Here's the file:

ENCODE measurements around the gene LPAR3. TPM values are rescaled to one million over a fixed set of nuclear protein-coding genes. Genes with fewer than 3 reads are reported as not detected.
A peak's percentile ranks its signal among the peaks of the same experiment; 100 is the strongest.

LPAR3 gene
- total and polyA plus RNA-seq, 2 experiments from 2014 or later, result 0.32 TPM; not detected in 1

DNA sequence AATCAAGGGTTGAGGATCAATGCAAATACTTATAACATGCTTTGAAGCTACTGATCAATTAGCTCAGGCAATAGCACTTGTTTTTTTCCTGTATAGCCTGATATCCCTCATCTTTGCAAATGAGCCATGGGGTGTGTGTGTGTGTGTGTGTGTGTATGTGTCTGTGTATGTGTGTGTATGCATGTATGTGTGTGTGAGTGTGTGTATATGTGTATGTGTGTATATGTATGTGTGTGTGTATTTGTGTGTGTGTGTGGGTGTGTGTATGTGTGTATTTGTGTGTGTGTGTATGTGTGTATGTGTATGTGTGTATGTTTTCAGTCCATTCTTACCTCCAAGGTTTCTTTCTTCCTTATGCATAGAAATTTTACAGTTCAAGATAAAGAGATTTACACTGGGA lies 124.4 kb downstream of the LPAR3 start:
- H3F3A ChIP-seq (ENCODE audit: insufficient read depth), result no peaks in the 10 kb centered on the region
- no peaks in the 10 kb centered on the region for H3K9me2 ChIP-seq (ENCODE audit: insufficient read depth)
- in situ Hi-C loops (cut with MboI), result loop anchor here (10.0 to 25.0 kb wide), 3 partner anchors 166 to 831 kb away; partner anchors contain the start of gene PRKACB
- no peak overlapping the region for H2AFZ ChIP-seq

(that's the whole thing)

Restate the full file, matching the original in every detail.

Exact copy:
ENCODE measurements around the gene LPAR3. TPM values are rescaled to one million over a fixed set of nuclear protein-coding genes. Genes with fewer than 3 reads are reported as not detected.
A peak's percentile ranks its signal among the peaks of the same experiment; 100 is the strongest.

LPAR3 gene
- total and polyA plus RNA-seq, 2 experiments from 2014 or later, result 0.32 TPM; not detected in 1

DNA sequence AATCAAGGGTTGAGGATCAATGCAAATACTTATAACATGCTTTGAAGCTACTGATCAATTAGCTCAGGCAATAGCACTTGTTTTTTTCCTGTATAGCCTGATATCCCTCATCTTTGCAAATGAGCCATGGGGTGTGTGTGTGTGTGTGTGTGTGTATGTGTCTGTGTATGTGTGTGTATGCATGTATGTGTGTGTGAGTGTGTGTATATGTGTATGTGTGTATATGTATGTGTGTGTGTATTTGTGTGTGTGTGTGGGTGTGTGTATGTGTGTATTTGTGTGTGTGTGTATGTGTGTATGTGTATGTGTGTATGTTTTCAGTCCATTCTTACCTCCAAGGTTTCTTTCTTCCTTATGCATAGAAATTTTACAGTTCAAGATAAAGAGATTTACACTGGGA lies 124.4 kb downstream of the LPAR3 start:
- H3F3A ChIP-seq (ENCODE audit: insufficient read depth), result no peaks in the 10 kb centered on the region
- no peaks in the 10 kb centered on the region for H3K9me2 ChIP-seq (ENCODE audit: insufficient read depth)
- in situ Hi-C loops (cut with MboI), result loop anchor here (10.0 to 25.0 kb wide), 3 partner anchors 166 to 831 kb away; partner anchors contain the start of gene PRKACB
- no peak overlapping the region for H2AFZ ChIP-seq